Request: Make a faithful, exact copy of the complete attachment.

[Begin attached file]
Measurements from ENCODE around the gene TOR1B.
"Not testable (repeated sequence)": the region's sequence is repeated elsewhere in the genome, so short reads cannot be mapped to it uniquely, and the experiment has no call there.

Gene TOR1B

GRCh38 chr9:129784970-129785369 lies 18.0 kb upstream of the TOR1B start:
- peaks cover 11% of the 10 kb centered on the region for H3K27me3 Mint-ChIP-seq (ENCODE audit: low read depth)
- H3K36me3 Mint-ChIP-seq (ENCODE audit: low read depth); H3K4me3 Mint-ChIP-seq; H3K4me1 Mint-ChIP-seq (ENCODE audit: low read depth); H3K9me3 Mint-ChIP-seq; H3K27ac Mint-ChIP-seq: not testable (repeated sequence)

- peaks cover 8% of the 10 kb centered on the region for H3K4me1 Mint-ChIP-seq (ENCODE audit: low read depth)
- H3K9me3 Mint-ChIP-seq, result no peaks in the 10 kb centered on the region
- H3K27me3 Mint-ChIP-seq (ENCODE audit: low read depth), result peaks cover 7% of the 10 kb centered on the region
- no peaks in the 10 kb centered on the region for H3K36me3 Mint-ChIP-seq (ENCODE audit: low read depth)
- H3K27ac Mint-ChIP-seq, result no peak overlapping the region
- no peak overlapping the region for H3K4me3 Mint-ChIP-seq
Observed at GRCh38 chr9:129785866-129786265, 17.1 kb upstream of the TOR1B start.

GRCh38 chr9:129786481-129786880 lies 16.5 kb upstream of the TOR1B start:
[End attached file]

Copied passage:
Measurements from ENCODE around the gene TOR1B.
"Not testable (repeated sequence)": the region's sequence is repeated elsewhere in the genome, so short reads cannot be mapped to it uniquely, and the experiment has no call there.

Gene TOR1B

GRCh38 chr9:129784970-129785369 lies 18.0 kb upstream of the TOR1B start:
- peaks cover 11% of the 10 kb centered on the region for H3K27me3 Mint-ChIP-seq (ENCODE audit: low read depth)
- H3K36me3 Mint-ChIP-seq (ENCODE audit: low read depth); H3K4me3 Mint-ChIP-seq; H3K4me1 Mint-ChIP-seq (ENCODE audit: low read depth); H3K9me3 Mint-ChIP-seq; H3K27ac Mint-ChIP-seq: not testable (repeated sequence)

- peaks cover 8% of the 10 kb centered on the region for H3K4me1 Mint-ChIP-seq (ENCODE audit: low read depth)
- H3K9me3 Mint-ChIP-seq, result no peaks in the 10 kb centered on the region
- H3K27me3 Mint-ChIP-seq (ENCODE audit: low read depth), result peaks cover 7% of the 10 kb centered on the region
- no peaks in the 10 kb centered on the region for H3K36me3 Mint-ChIP-seq (ENCODE audit: low read depth)
- H3K27ac Mint-ChIP-seq, result no peak overlapping the region
- no peak overlapping the region for H3K4me3 Mint-ChIP-seq
Observed at GRCh38 chr9:129785866-129786265, 17.1 kb upstream of the TOR1B start.

GRCh38 chr9:129786481-129786880 lies 16.5 kb upstream of the TOR1B start: